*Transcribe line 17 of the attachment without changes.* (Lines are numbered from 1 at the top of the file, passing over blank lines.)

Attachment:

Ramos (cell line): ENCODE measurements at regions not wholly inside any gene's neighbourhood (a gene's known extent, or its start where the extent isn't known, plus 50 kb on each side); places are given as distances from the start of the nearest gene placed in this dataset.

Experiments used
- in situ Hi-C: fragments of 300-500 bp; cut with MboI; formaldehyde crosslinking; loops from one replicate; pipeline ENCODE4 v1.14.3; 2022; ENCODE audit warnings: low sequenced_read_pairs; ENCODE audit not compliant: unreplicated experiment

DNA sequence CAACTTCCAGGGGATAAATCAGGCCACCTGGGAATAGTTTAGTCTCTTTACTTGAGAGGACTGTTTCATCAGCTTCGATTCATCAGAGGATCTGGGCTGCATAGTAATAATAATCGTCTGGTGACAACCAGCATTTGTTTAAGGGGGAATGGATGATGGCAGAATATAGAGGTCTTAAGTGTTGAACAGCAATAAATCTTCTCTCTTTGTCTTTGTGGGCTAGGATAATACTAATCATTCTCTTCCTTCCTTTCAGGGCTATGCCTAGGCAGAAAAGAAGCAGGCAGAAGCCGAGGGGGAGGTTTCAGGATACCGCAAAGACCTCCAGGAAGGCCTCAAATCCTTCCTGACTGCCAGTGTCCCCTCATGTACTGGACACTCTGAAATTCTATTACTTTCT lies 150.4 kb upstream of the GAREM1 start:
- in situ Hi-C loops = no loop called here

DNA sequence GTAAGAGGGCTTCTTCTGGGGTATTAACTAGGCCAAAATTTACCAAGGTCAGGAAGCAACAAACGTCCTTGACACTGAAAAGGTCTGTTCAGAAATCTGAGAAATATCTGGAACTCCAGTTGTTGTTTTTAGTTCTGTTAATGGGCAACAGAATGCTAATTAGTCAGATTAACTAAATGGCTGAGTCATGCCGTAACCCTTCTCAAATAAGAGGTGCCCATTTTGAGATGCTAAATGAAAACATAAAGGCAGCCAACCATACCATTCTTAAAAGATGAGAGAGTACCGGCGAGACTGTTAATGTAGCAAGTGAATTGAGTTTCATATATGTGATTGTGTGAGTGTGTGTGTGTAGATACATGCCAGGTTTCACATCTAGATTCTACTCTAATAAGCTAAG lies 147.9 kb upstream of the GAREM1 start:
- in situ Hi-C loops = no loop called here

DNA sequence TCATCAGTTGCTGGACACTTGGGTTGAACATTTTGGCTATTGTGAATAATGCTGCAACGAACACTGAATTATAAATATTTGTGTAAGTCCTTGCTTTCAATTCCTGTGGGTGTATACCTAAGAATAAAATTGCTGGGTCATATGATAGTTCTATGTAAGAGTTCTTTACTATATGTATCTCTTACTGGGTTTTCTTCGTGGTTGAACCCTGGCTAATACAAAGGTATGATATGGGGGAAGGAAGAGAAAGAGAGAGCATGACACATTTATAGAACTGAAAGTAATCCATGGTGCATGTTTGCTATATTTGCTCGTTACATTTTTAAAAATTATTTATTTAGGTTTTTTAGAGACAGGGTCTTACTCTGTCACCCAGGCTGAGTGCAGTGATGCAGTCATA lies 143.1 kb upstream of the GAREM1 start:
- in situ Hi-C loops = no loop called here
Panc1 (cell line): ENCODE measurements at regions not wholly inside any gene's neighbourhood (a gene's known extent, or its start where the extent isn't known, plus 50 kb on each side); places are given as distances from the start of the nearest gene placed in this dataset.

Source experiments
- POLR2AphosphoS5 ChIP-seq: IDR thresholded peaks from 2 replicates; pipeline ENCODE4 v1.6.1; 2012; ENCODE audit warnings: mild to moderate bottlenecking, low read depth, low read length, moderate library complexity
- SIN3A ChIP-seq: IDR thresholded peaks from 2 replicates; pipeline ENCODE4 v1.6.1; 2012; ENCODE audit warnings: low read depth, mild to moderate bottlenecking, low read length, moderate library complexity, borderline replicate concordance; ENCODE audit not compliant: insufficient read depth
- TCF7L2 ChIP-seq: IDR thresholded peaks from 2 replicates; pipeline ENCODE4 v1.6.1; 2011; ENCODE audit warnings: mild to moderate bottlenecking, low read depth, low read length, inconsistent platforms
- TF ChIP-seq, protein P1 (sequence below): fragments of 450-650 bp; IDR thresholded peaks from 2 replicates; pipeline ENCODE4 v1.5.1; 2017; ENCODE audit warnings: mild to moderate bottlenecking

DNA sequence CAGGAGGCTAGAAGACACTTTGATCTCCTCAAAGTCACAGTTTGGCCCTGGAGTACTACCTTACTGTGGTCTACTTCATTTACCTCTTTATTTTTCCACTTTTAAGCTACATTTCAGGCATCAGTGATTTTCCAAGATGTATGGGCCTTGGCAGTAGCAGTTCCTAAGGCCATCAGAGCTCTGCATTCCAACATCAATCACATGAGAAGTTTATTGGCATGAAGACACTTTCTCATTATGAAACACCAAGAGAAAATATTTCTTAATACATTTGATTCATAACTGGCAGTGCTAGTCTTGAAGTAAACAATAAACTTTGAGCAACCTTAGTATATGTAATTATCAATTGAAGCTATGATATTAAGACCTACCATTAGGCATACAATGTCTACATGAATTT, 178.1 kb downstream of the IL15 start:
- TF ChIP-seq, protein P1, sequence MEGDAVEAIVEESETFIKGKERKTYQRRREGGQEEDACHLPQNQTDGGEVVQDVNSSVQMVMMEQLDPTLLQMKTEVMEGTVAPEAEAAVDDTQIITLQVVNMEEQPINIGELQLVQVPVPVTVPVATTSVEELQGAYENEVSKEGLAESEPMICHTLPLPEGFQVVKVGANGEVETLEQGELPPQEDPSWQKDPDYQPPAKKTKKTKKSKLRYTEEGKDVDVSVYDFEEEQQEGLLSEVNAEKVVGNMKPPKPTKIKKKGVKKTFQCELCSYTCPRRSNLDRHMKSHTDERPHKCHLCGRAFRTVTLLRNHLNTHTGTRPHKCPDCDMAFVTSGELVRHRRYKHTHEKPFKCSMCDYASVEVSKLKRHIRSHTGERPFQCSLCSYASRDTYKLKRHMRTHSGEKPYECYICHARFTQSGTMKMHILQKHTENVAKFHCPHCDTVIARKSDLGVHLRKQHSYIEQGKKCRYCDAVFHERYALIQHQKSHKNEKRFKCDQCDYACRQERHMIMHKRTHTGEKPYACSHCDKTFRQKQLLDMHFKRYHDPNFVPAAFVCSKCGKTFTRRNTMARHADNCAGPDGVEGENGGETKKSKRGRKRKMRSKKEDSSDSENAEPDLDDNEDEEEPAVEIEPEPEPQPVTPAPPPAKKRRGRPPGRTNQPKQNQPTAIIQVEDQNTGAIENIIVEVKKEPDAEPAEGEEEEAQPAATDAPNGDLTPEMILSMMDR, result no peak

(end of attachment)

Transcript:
- TF ChIP-seq, protein P1, sequence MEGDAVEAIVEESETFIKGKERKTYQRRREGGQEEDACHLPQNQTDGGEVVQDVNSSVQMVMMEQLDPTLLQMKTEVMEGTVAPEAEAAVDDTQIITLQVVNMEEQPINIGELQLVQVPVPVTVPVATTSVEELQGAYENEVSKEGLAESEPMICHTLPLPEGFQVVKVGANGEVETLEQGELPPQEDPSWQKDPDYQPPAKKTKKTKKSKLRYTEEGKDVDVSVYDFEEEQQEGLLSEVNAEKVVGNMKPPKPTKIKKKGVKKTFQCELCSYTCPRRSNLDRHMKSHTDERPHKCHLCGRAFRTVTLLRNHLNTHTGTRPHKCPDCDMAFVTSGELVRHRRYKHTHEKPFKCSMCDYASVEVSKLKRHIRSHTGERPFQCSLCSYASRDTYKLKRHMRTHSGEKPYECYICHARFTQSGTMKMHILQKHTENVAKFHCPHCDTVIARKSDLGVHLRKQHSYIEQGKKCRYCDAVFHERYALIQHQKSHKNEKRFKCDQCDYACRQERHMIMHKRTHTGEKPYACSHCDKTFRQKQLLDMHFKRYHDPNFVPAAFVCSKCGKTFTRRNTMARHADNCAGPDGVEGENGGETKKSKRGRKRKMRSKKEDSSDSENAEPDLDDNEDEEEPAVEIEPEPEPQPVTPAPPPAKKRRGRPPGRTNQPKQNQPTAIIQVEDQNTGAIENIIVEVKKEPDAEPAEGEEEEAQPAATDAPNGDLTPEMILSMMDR, result no peak